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The interloper visits Spica and Mercury

Mercury is putting on its best pre-dawn show of 2013, more than doubling in brightness this week, from +1 magnitude to –0.5 (each order of magnitude is exponential, so an increase from +1 to 0 is a doubling). Monday marks the innermost planet’s greatest elongation — its farthest point away from the sun as seen from earth and its highest point above the horizon. Mercury rises a little before 6am and climbs nearly 15 degrees above the southeast horizon before the sun rises more than an hour later. Ten degrees above Mercury is blue-white Spica, but even this first-magnitude star pales compared to Mercury this week.
    First discovered last September, Comet ISON is heading into the inner solar system for the first time, coming within 700,000 miles of the sun November 27. If the comet survives that close encounter, it could live up to the comet of the century billing. If not, the next two weeks are your best chance to spot this long-distance traveler.
    With binoculars or a small telescope, look for ISON one degree to the west of Spica Sunday before dawn and less than one-half degree to the east of the star the next morning. By next Thursday and Friday, ISON will be within 10 degrees of Mercury — well within your binoculars’ field of view. Perhaps by then it will be bright enough to see with the unaided eye.
    Sunday marks the full moon, the Beaver Moon and the Frost Moon according to lore. The full moon floats just six degrees below the miniature dipper-shape of the Pleiades star cluster, while Monday night it is even closer to Aldebaran, the red eye of Taurus the bull.
    The full moon’s glow washes out all but the brightest meteors in this year’s Leonid shower, which peaks between the 16th and 18th. Still, the Leonids are active through the month, so patience or luck will likely reward you with a few of these shooting stars.

On and in the waters of the Patuxent

Old barns dripping with honeysuckle and trumpet vines, owlets in cobwebbed rafters, fishermen’s shacks on piers glistening with old fish scales, swallows’ nests glued beneath the splintery planks, pilings where ospreys build their messy nests like ornithological games of pick-up-sticks, duck blinds where wild ducks nest …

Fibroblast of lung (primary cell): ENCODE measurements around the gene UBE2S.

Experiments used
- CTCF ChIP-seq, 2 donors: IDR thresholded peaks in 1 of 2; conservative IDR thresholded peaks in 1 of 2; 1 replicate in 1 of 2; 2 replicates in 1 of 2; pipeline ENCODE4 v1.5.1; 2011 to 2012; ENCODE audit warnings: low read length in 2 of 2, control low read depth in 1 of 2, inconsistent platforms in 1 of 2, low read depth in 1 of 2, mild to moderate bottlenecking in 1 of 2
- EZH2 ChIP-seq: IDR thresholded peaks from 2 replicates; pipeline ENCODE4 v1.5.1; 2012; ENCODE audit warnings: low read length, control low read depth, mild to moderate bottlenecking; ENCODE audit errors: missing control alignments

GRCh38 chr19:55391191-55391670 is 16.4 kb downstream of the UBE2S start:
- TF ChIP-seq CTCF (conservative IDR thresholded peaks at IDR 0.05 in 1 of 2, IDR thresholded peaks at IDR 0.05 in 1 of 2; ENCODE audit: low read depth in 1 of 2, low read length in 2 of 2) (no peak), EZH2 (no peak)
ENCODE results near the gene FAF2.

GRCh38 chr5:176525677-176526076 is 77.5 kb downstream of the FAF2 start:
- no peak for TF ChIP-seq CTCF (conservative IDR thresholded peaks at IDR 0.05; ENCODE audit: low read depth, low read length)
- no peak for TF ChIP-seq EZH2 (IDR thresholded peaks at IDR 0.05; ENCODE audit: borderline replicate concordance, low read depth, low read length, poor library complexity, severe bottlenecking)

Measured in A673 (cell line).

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Visiting friends and family gets you go-go-going

I lived on the verge of our nation’s capital my whole life until I moved to Vermont to go to college. Only when a friend from Sweden came home with me for spring break did I understand the treasure I’d taken for granted.
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One good trip recommends another

Scene: Living Room

Mackenzie: Mom! What are we going to do for vacation this year?

Heather: I don’t know. I haven’t thought that far. Any ideas?

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Flying the flag in Davidsonville

Love for your country is something we all agree on.
    At these World Cup parties, when all of your friends and family look at the flag and hold their hands on their hearts, it’s a truly beautiful sight. Obviously it’s a fun and goofy time in dressing decked out in red, white and blue for parties, but there’s something more serious underneath that rings true for all Americans, reminding us that we live in such a beautiful country.
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Sweeten your travels with smart fun

Did you know that the blue crab’s Latin name is Callinectes Sapidus, meaning beautiful savory swimmer? Maryland Bay Game, released by Department of Natural Resources to add smart fun to your home-state travels, is full of fun facts like this plus nature-related games.
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Summer happens at the ballpark

Some little girls have tiaras; I had a baseball cap. My parents raised me to believe in life, liberty and the pursuit of Baltimore baseball. I knew the players, their averages and that the Yankees were evil before I could tie my shoes. I also knew that shouting “O!” was perfectly appropriate during the National Anthem.
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For a sweet birthday, plan a favorites tour

My beloved, Nick, and I were three months into our relationship when his birthday arrived in August 2008. By then I knew what interested him — history, travel, sculpting — well enough to plan a day trip that combined it all. I did not tell him where we would go, just to wear sturdy shoes and bring a cap and sunscreen.
    On a sunny Sunday, we headed south on Route 2, eventually ending up at Colton’s Point in St. Mary’s County.
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Time traveling at Chesapeake Marketplace

Antiques? Do you like them?    
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Go quietly, look and listen

The best part of the Bay is just that. The water. Some like to race across the waves, bow plowing through each crest, spray flying with each jolt. I prefer to slip my kayak into the shallows and paddle the edges.
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